PART IV: INTERNAL VALIDITY
“Internal Validity is the approximate truth about inferences regarding cause-effect or causal relationships” (Trochim, 2006).
I consider research questions as one of three types: descriptive, relational and causal. From there, certain research designs lend themselves to best answering the research questions. For example, naturalistic inquiry methods such as those used in ethnographies or case studies are suited only to answer questions of description.
Marzano and his team set out mainly to answer a question of causality: does use of the IWBs cause improvement in student achievement? How they chose to do that is less than ideal, but we know that was their intention based on the use of quasi-experimental designs in each of the 85 classroom-based studies. Experiments and quasi-experiments are designs intended to address questions of causality.
When such designs are employed, the primary consideration of trustworthiness is internal validity. “All that internal validity means is that you have evidence that what you did in the study (i.e., the program) caused what you observed (i.e., the outcome) to happen” (Trochim, 2006). In any effort to prove causation, one key is to be able to rule out alternate explanations. In other words, alternate causes are threats to internal validity.
There are any number of ways to think about possible threats to internal validity, and there are many ways to describe them. There are at least a couple of general threats to internal validity for each of the 85 classroom-based studies that Marzano and his team used for his meta-analysis. The threats result mainly from the fact that, at least in the secondary schools, the same teacher taught the treatment and the control groups. At one level, that might seem like a benefit in that it eliminates teacher-level confounds. However, consider:
Social threats to internal validity – also known as or related to intervention or exposure bias. The students in the control group are presumably in the same classroom (at a different time) than the students in the treatment group. They see the IWBs. They also probably hear about the teachers using the IWBs from their friends in the treatment class. Might there be some compensatory rivalry and/or resentful demoralization? Trochim (2006) defines the latter:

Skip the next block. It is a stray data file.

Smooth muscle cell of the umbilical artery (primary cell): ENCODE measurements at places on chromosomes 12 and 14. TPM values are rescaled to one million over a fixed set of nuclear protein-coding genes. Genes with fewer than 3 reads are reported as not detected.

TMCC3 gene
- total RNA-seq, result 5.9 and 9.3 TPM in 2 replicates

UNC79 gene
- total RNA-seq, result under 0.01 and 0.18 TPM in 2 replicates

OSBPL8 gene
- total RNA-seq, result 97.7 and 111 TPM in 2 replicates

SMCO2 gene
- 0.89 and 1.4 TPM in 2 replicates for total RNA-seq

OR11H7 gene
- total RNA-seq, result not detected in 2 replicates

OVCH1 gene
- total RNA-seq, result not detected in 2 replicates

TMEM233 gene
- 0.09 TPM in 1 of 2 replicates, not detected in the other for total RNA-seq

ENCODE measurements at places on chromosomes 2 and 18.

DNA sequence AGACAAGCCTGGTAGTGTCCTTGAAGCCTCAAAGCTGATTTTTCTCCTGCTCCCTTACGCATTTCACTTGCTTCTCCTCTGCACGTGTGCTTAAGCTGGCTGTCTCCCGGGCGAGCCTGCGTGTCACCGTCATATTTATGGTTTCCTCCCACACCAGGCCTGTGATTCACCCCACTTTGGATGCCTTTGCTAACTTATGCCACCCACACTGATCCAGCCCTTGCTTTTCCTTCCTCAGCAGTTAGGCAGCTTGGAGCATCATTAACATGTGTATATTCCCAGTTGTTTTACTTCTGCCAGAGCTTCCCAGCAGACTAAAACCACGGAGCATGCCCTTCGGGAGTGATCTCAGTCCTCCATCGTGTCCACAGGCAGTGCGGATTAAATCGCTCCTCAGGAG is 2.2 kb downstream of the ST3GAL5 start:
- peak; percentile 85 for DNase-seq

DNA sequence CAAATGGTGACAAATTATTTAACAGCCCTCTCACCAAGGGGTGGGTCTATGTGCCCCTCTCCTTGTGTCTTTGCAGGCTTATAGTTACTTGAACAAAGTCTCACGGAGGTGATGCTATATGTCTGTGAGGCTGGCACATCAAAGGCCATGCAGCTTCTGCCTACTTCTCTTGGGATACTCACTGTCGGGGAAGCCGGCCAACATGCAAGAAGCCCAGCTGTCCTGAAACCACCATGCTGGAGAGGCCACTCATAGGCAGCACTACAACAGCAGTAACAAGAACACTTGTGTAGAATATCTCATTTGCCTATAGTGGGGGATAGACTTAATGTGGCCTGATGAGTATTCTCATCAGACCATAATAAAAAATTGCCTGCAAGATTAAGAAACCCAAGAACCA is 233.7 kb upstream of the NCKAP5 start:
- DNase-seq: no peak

Here, students in the comparison group know what the program group is getting. But here, instead of developing a rivalry, they get discouraged or angry and they give up (sometimes referred to as the “screw you” effect!). Unlike the previous two threats, this one is likely to exaggerate posttest differences between groups, making your program look even more effective than it actually is.
Experimenter’s bias – it is impossible to tell from the report all that the teachers knew and/or were told about the study. We know that in the instructions to the teachers, it says “Thank you for agreeing to participate in an action research [sic.] study regarding the effectiveness and utility of the Promethean technology in your classroom.” So, they knew what Marzano and his team were looking at/for. This knowledge could easily cause the teacher to pay more attention to her/his teaching in the treatment class. Additionally, just the fact that the teacher had to take an existing unit and figure out how to integrate the IWB technology means that the teacher was biased toward that group (i.e. she/he was more planful about that teaching).
Earlier, I wrote that I’d never seen meta-analysis included purposefully as an a priori part of a separate research design. Frankly, I’ve never seen or heard of a quasi-experiment in education where the (non-random) selection is at the classroom level and yet the treatment and control classes still have the same teacher. I could be wrong here, but in summary, this approach raises a number of general threats to internal validity for each of the 85 individual studies upon which the meta-analysis was based.
FRIDAY – Part V: Summary and recommendations